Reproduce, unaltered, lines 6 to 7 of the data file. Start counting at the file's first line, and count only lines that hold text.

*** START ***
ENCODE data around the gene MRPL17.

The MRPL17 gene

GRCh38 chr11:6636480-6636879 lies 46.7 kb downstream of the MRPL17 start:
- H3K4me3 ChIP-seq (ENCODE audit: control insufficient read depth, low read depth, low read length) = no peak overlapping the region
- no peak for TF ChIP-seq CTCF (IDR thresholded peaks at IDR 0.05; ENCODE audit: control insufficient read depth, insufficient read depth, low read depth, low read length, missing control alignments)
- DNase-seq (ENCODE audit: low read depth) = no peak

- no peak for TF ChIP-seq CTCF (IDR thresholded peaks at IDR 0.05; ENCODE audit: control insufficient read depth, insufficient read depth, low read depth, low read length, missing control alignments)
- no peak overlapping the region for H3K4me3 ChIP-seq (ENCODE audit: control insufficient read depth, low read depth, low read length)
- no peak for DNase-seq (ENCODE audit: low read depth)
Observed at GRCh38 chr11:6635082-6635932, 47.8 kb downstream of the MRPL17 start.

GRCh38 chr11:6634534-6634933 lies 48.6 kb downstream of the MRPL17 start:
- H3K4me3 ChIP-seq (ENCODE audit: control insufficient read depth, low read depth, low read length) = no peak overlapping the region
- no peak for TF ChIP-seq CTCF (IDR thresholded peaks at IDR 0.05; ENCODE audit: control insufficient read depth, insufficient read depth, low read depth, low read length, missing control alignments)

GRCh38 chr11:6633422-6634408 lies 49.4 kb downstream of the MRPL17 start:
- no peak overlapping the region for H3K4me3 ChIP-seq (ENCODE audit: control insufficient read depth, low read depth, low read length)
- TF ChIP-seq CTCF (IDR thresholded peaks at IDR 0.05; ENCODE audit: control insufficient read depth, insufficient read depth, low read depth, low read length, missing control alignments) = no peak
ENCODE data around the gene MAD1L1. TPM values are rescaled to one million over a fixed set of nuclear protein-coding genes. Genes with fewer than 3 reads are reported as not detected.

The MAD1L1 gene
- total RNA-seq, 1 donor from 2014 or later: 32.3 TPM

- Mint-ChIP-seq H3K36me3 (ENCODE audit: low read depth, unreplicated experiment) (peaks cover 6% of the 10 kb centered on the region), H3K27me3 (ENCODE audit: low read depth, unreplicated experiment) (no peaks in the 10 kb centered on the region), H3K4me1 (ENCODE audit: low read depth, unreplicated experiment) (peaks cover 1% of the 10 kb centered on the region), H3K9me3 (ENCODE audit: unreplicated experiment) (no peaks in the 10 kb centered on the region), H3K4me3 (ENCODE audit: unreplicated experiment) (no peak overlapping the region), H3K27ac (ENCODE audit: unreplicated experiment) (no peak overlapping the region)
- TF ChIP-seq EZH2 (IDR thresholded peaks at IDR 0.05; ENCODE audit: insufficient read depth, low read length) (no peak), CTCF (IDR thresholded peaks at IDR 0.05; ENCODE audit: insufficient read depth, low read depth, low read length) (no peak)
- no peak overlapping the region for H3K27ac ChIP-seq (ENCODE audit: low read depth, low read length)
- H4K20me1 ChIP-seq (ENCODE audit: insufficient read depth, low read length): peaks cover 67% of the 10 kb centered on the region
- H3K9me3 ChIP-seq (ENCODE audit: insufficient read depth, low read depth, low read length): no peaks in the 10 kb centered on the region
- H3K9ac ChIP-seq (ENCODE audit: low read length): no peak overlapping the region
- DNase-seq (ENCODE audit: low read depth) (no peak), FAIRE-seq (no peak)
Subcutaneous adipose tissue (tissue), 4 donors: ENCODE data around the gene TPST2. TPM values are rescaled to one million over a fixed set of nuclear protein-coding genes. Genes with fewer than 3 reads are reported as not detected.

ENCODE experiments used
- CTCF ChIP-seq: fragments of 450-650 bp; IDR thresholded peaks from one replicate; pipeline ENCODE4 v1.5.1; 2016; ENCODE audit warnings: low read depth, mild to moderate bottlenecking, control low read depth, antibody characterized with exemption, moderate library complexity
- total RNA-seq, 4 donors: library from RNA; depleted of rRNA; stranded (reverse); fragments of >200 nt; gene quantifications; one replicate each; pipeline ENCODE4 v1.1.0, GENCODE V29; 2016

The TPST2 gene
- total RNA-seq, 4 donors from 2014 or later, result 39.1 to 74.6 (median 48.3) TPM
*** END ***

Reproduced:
- DNase-seq (ENCODE audit: low read depth) = no peak

- no peak for TF ChIP-seq CTCF (IDR thresholded peaks at IDR 0.05; ENCODE audit: control insufficient read depth, insufficient read depth, low read depth, low read length, missing control alignments)